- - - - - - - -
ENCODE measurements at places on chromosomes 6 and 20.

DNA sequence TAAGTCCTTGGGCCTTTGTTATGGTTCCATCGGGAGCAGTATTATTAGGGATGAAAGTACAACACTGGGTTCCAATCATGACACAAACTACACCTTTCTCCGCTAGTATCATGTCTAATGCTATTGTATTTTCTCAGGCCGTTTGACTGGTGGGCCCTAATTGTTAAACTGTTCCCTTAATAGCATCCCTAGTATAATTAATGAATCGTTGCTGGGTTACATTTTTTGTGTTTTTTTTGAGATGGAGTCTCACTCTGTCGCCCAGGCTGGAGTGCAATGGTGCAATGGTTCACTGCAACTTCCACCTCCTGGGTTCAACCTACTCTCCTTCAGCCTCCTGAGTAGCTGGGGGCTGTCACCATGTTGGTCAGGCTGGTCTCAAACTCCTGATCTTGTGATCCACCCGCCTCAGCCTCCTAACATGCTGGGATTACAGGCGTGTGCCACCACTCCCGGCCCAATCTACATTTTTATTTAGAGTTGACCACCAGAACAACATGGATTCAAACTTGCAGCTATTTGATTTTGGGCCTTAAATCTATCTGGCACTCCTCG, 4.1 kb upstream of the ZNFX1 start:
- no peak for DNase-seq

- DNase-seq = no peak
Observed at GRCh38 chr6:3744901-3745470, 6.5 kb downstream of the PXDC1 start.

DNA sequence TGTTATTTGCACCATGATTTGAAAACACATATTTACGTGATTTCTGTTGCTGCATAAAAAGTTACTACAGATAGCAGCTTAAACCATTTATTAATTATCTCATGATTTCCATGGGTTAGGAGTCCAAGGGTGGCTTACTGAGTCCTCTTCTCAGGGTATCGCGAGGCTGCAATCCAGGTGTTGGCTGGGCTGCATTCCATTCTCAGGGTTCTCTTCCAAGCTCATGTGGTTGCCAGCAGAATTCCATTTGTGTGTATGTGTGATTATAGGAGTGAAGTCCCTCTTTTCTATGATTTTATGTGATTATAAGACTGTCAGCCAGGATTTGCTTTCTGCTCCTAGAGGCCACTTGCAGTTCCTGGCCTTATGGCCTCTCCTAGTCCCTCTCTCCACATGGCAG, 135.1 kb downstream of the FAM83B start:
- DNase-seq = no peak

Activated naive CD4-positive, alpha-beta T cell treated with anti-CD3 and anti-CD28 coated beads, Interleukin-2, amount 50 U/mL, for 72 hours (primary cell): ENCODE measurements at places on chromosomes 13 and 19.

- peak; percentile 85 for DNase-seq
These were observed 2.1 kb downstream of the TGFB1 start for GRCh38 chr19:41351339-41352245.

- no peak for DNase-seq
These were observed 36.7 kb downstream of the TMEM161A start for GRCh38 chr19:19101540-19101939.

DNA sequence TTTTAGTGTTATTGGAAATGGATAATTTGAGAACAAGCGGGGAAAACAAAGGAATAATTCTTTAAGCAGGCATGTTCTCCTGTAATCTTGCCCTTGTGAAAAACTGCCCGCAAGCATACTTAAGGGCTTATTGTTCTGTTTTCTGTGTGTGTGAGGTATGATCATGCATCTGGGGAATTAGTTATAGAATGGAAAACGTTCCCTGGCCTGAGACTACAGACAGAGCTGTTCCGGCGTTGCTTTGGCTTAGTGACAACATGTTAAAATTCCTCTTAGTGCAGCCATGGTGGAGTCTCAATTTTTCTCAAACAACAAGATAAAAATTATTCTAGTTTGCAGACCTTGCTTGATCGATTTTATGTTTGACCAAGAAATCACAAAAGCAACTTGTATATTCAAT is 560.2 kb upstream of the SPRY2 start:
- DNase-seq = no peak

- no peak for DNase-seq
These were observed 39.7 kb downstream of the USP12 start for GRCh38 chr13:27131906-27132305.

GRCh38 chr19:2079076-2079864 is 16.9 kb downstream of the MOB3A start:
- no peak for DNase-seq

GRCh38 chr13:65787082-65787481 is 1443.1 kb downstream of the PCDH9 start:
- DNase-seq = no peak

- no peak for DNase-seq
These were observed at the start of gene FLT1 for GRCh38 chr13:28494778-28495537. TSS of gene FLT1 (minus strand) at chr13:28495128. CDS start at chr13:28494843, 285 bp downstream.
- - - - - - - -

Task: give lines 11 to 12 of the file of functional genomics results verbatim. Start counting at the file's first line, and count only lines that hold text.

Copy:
- no peak for DNase-seq
These were observed 36.7 kb downstream of the TMEM161A start for GRCh38 chr19:19101540-19101939.